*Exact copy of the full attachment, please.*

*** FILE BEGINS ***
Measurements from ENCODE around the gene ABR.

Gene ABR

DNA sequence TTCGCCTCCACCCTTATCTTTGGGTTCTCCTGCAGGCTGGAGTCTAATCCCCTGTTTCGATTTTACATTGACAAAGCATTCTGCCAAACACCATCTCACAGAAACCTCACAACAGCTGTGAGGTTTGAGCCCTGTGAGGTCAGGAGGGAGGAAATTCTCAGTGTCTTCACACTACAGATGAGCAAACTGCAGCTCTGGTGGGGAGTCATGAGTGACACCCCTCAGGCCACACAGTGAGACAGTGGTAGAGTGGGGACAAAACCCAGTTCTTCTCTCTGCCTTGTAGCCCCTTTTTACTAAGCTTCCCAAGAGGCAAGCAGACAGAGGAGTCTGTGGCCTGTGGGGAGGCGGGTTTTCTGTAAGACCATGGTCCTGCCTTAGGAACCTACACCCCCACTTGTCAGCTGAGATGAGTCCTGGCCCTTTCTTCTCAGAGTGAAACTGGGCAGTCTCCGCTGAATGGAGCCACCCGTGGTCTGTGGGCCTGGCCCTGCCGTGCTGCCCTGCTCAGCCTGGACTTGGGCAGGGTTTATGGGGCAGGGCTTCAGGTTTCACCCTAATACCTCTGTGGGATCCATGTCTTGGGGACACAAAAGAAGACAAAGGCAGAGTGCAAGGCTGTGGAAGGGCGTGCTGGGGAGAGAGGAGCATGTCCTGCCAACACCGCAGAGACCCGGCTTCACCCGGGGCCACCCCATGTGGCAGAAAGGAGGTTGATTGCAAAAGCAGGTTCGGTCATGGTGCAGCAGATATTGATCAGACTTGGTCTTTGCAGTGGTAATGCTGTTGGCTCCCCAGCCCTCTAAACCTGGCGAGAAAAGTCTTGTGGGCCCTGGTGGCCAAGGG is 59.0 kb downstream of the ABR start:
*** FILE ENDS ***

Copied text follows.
Measurements from ENCODE around the gene ABR.

Gene ABR

DNA sequence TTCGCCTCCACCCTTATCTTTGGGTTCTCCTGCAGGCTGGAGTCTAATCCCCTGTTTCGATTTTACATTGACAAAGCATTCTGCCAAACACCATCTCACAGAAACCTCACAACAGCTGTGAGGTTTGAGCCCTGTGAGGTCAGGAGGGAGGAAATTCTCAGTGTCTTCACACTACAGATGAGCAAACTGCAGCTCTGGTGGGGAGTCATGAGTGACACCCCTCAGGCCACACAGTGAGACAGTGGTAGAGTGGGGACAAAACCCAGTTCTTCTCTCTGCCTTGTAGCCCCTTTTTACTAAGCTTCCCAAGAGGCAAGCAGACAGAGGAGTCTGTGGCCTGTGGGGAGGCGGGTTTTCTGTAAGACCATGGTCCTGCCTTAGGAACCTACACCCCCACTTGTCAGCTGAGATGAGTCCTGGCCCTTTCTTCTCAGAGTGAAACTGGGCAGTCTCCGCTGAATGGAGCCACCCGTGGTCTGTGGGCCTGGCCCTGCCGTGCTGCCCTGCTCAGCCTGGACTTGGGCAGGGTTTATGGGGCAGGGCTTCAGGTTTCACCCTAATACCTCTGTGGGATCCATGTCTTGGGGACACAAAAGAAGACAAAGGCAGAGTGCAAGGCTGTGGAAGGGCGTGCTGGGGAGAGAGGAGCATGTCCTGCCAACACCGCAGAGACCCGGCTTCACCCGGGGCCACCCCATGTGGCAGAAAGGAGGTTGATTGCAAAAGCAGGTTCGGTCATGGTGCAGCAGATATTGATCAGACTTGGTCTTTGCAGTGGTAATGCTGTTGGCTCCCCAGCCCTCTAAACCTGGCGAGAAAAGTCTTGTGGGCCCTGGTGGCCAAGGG is 59.0 kb downstream of the ABR start: